OK I did a positive post first, and I’ll start this on a positive note as well, but we’re headed downhill. 9 Av afternoon is as good a time as any to look at some Holocaust books and reflect on the tragedy closest to out time, a tragedy perhaps unparalleled in Jewish history. I draw inspiration from the aftermath of the churban. It is easy to get depressed if you have faced or continue to face unemployment in the current economic crisis, if you are dealing with a home foreclosure, debts, a shidduch crisis, etc. But when you realize that many of our people faced far worse with less and managed to rebuild and survive, you gain a sense of perspective. I cannot imagine what life was like in a DP camp. I cannot imagine what coming to this country or anywhere else with no job, not knowing the language, no money, no resources, was like. The difficulty of your kids’ yeshiva bill being more than your salary just doesn’t compare – baruch Hashem you have a yeshiva to send your kids to. I once took some of my kids in the summer to the Tenement Museum in lower Manhattan so they could see first hand what life was like for an entire family to live in two rooms with no air conditioning, no private bathroom, no privacy, and a twelve hour work day. It’s hard to communicate just how lucky we are.
When looking back in time the question that I find fascinating to ponder (and so many others wonder about as well) is how could it have happened. How could the Jews in Europe have not seen it coming? And this is the frightening part, because I fear the answer is found right in the newspaper today: the almost casual bashing of Israel that occurs daily, the anti-semitism of those in the highest echelons of society. Can we really ask why America did not do more to stop the destruction of European Jewry when we live in a time when a modern dictator is developing nuclear weapons with the intent to use them against Israel and the world and America look on and do nothing? But we push it aside and trust that it will all come to nothing, they won’t get that far, Israel or America will stop them sooner, etc. The Reich won’t get to Poland, to Budapest, to Vilna…, the war will end sooner, the Russians are coming, etc. Sound familiar?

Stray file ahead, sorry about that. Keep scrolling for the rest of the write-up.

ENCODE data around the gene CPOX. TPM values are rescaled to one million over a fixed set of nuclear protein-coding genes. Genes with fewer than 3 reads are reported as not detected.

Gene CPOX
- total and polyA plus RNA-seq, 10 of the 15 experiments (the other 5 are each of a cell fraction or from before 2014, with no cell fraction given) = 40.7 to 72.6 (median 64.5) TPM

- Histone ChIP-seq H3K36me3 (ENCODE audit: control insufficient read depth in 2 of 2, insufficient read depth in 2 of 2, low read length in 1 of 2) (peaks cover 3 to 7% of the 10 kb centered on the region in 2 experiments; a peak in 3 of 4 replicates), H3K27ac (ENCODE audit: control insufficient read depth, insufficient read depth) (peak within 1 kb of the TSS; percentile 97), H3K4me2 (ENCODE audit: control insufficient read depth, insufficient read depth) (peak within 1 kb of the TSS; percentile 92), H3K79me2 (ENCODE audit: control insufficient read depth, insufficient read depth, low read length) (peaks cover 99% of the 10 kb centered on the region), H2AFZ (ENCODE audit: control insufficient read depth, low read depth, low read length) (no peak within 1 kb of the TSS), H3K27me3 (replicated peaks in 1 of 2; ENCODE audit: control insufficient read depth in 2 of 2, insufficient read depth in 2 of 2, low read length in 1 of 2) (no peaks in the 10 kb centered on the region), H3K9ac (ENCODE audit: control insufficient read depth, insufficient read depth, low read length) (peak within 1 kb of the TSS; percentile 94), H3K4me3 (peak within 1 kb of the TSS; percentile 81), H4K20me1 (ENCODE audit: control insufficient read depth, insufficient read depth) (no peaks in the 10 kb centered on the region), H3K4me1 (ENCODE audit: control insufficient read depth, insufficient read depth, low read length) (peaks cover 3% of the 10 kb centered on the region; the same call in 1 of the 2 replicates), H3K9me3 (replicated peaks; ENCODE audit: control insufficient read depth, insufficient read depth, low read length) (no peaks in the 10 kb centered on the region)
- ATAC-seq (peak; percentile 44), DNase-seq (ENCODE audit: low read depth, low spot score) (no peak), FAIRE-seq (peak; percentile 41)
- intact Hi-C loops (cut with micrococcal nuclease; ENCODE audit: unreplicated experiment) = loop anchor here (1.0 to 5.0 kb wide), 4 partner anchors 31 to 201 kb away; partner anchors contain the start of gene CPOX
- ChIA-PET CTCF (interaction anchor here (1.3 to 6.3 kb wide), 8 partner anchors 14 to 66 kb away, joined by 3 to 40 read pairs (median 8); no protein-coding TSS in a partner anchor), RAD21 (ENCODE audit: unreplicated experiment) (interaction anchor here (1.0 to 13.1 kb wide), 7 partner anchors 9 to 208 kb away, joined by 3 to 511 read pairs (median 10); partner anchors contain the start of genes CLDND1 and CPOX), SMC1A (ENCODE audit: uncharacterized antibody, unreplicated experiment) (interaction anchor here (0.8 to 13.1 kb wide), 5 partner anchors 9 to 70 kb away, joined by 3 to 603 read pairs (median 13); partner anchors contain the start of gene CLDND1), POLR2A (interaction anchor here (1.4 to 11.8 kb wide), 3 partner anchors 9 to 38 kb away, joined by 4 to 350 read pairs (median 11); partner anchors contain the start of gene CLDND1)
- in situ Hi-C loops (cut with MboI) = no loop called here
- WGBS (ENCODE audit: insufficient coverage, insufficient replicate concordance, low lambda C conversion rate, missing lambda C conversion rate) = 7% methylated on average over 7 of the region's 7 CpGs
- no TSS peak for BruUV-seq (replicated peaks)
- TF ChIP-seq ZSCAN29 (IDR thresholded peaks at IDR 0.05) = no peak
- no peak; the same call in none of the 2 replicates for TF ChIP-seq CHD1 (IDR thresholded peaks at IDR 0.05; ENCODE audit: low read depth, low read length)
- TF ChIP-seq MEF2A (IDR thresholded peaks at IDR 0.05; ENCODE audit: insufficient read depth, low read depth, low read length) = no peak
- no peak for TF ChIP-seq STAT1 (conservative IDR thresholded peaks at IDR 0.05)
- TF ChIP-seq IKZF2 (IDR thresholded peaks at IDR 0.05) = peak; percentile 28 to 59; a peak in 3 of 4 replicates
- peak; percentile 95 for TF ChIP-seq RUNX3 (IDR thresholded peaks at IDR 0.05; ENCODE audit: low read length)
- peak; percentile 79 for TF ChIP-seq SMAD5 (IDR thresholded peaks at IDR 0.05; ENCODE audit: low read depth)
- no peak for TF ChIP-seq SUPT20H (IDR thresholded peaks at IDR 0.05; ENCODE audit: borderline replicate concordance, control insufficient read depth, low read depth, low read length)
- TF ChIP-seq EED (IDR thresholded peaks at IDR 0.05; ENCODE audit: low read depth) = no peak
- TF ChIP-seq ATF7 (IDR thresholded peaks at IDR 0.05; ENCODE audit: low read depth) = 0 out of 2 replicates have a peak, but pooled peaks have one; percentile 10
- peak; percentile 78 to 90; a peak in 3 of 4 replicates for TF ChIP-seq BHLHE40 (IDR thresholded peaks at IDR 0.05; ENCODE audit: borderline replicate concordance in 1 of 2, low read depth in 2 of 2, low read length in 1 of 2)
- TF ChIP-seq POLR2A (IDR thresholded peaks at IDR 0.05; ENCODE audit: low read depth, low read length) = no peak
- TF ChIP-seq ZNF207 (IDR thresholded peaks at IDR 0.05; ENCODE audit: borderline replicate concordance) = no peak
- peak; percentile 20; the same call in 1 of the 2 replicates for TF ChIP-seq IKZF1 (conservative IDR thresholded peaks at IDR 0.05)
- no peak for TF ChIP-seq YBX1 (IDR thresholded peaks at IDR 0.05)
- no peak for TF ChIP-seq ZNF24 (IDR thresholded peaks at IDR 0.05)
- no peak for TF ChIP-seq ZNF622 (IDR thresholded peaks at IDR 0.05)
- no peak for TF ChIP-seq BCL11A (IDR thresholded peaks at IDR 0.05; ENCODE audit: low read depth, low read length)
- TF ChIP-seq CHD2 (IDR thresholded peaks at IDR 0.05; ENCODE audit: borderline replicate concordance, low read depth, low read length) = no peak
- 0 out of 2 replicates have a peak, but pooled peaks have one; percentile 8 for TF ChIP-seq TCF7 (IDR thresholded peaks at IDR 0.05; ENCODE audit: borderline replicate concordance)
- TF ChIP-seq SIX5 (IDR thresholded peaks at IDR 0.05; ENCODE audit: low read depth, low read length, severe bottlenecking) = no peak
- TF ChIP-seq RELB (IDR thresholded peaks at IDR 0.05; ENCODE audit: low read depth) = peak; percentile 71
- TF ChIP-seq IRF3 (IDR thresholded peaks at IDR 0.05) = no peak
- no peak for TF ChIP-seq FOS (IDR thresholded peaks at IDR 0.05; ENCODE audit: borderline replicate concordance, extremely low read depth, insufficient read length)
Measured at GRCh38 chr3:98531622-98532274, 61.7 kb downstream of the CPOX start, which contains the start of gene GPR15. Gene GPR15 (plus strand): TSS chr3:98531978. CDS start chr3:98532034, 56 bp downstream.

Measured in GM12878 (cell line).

Rav Altusky, the Rosh Kollel of Darchei Torah, noted that Rashi explains that kinos are really meant to focus on recent tragedies; the remembrances of churban habayis are secondary to the mourning over losses of the present. Rav Altusky noted that we live 60+ years from the Holocaust. The tragedy of our time is not the sho’ah. The world was on our side for a few decades after the sho’ah as we struggled to rebuild. It was politically correct to support Eretz Yisrael. But those times are gone. The world now frowns on our very existence. This is what we should be saying kinos over.
Rav Altusky reminded those who attended the kinos program at Yeshivah Darchei Torah of the prophetic words of the Meshech Chochma in Parshas Bechukosai who foresaw the destruction of European Jewry precisely because they had grown too comfortable in their host countries. Hashem does not let us grow too comfortable. We are not supposed to enjoy galus. The frightening thing is that the Mesech Chochma continues and writes that his message of impending doom does not apply only to his own era. There is a historical cycle: the Jewish people escape one country’s danger and flee elsewhere; they thrive and rebuild in a new host country; they grow complacent and forget the lessons learned the last time around; sadly, they once again face tragedy and exile.
To me, what is even scarier than the external threats is the internal problems and decay of Torah life taking place all around us.
B’mechilas kvodo, I do not agree with the Rosh Kollel that this time we have no place left to go. This time the only place left is the place that we belong – Eretz Yisrael. Even if we cannot get there physically, if our hearts and minds are there and we yearn to be there, we will have broken the cycle of complacency.
I don’t want to dwell on tzaros, so as we approach chatzos on 10 Av, may we be zocheh to nachamu nachanu ami…